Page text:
Author Topic: Sound Proofing Exsistent Walls.    (Read 4930 times)

Todd Yingling

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Sound Proofing Exsistent Walls.  
« on: July 03, 2003, 02:26:41 PM »
Hello - I live in a half a house; therefore, there is another couple in the other side of the houes.  I already have the walls painted and all is well, but I want to make this place sound proof.  I hear them, they hear me.  What would be the best product for sound proofing the walls betweent the two living spaces?  Also, what would have to be done?  Would I need to tear down the existing walls and dry wall them again or is there away to lay the barrier over the existing wall and paint over it?  If so, would it look nice?

Thanks for the help


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Re: Sound Proofing Exsistent Walls.  
« Reply #1 on: July 04, 2003, 01:16:51 AM »

Assuming your referring to a standard double leaf wall with 2 by 4 inch studs positioned 16 inches on center and covered with a gypsum wallboard (i.e. drywall) face, you'd probably want to use the technique outlined in the photo above.

The idea here is to acoustically decouple the structure borne sound that's originating on the other side of the wall.

In a nutshell:

-Remove the existing drywall
-Install SSP's Mass Loaded Vinyl or Sound Absorbent Mat (MLV has more mass) in the cavities between the studs
-Install the sound resilient channels (large flange up at right angle to studs) to the studs. I believe the recommendation for these is 24" apart
-Cut your drywall to fit, making sure there's about a 1/4" gap left around the edges of the wall once the drywall is in place
-Rest the drywall on neoprene vibration pads from SSP
-Attach the drywall to the sound resilient channels, always making sure that you attach it to the portion of the channel BETWEEN the studs (attaching to the studs cause a 'sound short')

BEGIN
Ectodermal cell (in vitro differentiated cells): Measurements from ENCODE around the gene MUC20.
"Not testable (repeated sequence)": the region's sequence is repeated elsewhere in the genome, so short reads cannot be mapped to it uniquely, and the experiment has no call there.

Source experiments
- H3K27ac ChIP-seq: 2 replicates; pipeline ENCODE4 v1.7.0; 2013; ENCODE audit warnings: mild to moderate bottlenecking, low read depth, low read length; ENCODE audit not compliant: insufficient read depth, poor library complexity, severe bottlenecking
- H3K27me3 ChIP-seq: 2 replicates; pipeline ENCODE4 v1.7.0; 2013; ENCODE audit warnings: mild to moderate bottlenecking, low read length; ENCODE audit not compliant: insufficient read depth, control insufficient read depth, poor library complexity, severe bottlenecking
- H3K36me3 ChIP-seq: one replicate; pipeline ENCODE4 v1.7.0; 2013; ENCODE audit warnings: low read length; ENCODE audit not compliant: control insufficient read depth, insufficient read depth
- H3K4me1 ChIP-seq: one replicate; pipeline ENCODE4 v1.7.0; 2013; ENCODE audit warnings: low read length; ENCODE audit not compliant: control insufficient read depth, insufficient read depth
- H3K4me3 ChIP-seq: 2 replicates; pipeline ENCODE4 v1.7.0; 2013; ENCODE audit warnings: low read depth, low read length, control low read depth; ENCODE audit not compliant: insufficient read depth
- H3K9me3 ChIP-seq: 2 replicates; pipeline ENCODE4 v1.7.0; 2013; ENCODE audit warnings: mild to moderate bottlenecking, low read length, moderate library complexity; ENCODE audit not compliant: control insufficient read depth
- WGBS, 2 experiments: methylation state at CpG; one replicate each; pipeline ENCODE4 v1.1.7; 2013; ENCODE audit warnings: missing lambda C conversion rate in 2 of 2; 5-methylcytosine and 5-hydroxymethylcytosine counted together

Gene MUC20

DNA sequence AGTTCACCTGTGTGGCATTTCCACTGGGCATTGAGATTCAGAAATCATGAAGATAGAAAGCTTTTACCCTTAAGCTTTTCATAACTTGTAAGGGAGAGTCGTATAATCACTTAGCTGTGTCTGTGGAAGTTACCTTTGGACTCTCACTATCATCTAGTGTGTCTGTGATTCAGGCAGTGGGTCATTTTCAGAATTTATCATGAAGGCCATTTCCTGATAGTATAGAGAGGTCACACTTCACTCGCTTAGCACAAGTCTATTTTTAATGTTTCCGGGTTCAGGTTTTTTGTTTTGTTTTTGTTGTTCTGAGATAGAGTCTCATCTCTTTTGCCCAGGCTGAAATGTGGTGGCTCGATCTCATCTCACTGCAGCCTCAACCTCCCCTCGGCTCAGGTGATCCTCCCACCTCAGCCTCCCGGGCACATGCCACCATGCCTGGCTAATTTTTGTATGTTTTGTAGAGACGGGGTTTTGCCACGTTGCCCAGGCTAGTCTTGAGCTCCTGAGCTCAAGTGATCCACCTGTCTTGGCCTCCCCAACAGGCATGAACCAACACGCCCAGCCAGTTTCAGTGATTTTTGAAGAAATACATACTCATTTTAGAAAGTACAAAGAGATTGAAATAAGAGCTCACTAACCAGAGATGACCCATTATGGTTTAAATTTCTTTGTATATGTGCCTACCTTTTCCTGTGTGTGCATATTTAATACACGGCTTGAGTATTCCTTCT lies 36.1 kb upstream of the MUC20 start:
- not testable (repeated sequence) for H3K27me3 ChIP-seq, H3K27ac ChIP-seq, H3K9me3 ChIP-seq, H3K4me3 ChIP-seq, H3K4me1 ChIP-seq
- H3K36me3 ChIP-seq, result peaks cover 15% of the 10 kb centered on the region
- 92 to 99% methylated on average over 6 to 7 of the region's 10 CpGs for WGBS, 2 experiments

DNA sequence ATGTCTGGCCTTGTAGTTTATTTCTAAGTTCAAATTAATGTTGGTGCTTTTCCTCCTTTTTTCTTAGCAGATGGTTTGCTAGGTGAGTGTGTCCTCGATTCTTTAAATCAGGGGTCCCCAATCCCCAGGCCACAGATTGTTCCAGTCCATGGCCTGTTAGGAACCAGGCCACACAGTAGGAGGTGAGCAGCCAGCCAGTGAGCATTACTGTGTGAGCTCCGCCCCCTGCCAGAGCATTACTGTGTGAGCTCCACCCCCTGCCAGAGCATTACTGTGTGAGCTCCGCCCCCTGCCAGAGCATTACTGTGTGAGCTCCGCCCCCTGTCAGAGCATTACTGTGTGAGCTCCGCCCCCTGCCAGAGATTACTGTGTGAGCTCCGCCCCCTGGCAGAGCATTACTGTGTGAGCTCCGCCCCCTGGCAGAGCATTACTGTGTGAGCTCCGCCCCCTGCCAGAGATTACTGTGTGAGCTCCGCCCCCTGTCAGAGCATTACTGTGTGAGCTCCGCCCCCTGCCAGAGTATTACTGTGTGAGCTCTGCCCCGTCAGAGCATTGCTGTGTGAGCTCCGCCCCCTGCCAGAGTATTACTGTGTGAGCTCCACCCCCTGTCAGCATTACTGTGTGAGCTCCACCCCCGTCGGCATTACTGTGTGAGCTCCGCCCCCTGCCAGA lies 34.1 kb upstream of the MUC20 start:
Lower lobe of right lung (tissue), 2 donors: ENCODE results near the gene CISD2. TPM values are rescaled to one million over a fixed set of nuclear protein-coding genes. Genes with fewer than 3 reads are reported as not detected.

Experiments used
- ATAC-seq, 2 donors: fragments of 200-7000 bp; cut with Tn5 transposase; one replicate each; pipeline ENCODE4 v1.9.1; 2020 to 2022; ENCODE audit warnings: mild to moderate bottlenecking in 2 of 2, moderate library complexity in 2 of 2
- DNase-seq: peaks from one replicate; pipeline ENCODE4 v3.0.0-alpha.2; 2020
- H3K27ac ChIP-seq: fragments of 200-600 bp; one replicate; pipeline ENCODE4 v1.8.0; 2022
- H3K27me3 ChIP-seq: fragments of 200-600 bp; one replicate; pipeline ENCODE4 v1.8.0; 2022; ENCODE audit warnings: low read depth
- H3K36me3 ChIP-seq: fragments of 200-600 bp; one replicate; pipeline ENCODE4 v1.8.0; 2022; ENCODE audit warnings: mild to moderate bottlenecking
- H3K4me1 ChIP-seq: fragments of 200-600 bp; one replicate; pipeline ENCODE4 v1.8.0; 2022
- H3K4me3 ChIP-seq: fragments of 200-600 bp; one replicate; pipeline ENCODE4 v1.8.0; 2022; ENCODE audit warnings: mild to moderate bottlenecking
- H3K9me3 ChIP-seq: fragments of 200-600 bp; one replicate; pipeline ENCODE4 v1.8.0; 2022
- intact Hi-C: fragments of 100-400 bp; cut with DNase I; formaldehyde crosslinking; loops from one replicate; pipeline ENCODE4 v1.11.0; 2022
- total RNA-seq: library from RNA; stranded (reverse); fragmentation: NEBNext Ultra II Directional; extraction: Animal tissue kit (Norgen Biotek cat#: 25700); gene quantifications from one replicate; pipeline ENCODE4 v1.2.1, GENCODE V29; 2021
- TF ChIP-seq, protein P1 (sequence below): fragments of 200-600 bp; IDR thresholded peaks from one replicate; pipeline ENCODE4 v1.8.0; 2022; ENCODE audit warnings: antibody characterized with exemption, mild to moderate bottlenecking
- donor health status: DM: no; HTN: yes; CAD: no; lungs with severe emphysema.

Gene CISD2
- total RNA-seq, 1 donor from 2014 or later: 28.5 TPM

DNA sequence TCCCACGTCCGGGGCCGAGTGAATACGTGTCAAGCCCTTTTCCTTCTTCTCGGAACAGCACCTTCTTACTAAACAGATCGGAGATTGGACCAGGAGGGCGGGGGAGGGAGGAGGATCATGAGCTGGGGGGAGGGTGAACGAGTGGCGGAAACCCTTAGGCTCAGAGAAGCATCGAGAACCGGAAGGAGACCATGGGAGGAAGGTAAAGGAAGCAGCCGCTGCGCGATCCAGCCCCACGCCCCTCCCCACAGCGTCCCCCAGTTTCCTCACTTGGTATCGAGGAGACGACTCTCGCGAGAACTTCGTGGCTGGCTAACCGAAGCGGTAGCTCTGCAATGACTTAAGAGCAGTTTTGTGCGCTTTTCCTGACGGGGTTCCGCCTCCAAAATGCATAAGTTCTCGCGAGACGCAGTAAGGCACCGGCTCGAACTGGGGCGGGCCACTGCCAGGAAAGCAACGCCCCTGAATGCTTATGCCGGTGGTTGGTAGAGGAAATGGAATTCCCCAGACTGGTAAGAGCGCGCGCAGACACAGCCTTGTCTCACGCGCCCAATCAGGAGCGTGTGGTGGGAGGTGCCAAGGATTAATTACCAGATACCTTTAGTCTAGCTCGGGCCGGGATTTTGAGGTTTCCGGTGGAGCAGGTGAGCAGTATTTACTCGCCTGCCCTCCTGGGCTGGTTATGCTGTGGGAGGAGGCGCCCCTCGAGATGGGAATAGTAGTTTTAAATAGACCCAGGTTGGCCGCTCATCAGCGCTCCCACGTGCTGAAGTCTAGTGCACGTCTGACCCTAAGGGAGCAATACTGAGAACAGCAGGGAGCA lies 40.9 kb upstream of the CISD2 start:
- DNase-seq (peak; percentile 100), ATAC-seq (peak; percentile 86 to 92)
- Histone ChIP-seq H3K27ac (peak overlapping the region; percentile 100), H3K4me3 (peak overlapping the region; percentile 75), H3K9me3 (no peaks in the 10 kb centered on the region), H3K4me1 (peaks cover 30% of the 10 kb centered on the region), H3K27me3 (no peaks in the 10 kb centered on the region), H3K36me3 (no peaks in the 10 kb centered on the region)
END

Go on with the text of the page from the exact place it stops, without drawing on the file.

-Apply a bead of non-hardening resilient caulk around the entire 1/4" gap you left in the previous step
-Apply external finishing/paint



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Re: Sound Proofing Exsistent Walls.  
« Reply #2 on: July 17, 2003, 10:12:07 PM »

I agree with everything FRS has told you, however, if the sounds being transmitted between the party walls are simply voice, telephones, or television noises, you could easily staple up a layer of  MLV (Mass Loaded Vinyl)  to your existing drywall, caulk the seams and around the perimeter (with an acoustical caulk), and then sandwich in the MLV with a layer of 5/8" fire code drywall, tape, mud, and paint as needed, and "presto" you are finished. This is a much simplier approach and will be effective if there are not large amounts of impact noises coming from the unit next door.
Todd, I hope this helps you in your quest for soundproofing solutions.

Bob Orther
Super Soundproofing Sales/Technical Associate.
Ph: (760) 749-7049    FAX: (760) 749-6384
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